Plantinga is Grossly Monumentally Massively Wrong

Christian philosopher Alvin Plantinga defends exclusivism by arguing that it “need not involve either epistemic or moral failure, and that furthermore something like it is wholly unavoidable, given our human condition.” He tells us there are three alternatives to religious diversity, (1) to continue believing, (2) to withhold belief, or (3) to deny one’s belief. Against (2) withholding belief, he argues “there is no safe haven here, no way to avoid risk. In particular, you won't reach safe haven by trying to take the same attitude towards all the historically available patterns of belief and withholding: for in so doing you adopt a particular pattern of belief and withholding, one incompatible with some adopted by others. You pays your money and you takes your choice, realizing that you, like anyone else, can be desperately wrong. But what else can you do? You don't really have an alternative.” Against (3) denying one’s belief, he argues this “is not a way out.” For “if I do this I will then be in the very same condition as I am now.” For he will be denying propositions that others believe in and will no more be able to convince them they are wrong than if he didn’t do this. So he opines that the charge of intellectual arrogance “against exclusivism is hoist with his own petard,” for it is “self-referentially inconsistent.”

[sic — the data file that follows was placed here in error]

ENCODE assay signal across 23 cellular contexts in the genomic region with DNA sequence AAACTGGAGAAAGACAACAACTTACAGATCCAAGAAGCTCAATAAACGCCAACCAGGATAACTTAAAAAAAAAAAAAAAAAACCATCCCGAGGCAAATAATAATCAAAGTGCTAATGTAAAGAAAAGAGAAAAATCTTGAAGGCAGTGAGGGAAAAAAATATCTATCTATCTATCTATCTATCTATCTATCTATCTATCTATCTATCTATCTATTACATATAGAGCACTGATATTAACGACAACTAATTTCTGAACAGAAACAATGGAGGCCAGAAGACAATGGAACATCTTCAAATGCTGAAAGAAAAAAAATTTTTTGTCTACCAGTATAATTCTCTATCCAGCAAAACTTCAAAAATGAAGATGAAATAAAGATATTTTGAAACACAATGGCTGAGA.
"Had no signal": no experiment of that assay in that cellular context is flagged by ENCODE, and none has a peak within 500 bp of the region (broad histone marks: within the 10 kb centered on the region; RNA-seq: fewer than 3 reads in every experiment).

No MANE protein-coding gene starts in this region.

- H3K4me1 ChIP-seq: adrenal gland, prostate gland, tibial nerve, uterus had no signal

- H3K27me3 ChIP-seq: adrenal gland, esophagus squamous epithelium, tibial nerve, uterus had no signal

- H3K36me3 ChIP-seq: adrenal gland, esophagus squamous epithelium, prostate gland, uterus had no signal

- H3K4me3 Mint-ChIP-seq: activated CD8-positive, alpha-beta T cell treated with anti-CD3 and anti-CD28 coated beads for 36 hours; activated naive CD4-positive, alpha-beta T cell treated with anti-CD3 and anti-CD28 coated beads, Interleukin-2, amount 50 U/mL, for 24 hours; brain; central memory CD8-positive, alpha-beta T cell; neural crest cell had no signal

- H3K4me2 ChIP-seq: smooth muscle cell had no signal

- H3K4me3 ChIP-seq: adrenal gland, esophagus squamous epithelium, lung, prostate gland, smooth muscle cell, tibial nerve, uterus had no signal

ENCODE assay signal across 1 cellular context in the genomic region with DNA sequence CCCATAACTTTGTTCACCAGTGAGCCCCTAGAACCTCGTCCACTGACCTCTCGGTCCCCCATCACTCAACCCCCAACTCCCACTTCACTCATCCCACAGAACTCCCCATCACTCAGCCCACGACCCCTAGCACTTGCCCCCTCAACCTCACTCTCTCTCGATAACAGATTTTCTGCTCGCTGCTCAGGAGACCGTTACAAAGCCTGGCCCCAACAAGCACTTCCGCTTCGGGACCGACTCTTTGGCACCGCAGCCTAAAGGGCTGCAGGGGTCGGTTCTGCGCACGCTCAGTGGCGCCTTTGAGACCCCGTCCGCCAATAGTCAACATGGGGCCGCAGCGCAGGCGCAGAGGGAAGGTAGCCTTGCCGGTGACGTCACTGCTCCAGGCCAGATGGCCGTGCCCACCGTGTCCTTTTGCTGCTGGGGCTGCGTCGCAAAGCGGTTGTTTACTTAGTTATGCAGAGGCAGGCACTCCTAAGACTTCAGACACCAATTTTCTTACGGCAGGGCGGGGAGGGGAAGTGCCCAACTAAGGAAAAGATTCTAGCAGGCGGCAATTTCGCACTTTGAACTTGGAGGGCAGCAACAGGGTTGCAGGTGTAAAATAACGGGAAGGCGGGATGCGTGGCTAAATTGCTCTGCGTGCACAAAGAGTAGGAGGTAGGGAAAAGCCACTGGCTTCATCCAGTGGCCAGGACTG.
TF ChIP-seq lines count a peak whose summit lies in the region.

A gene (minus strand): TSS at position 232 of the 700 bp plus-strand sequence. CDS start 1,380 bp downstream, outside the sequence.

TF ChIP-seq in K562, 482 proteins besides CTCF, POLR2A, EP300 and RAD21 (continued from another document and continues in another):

Given religious diversity the proper attitude, the adult attitude, is doubt. At the minimum it means withholding belief. At most it means denying belief. There is a huge difference between assenting to a belief and doubting it, just as there is between assenting to a belief and denying it. There are just too many ways to be wrong. So there is no epistemic parity between belief and doubt (or rejection) at all. Doubting (or rejecting) a belief is easy. We all do it all of the time. The hard part is to set forth a positive case for one particular belief out of the myriad number of them available. For Plantinga to say doubt (or denial) is “self-referentially inconsistent” is grossly monumentally massively wrongheaded. The person doing the doubting or denying something simply says there isn’t enough evidence to positively assent to that belief. And people all over the world do this with respect to the other faiths they reject. How is that “self-referentially inconsistent”? Is Plantinga’s denial of all other religions also “self-referentially inconsistent”? People cannot have a “self-referentially inconsistent” belief until they believe in something. The way he uses the word “belief” is akin to claiming that a historian who argues we do not know what happened at Custer’s Last Stand has a belief about what happened, i.e., that we do not know what happened at Custer’s Last Stand. Does that make any sense, that a historian who says “I don’t know what happened at Custer’s Last Stand” is saying “I know what happened at Custer’s Last Stand”? If such a conclusion is to be considered a belief then Plantinga is equivocating on the meaning of the word. For then the word “belief” is equivalent to the word “doubt.” Can we say Plantinga doubts Christianity? Can it be said that as a non-believer I believe in Christianity? Does it even make sense to say this about the relationship of Plantinga to Christianity, or me to Christianity? Hardly.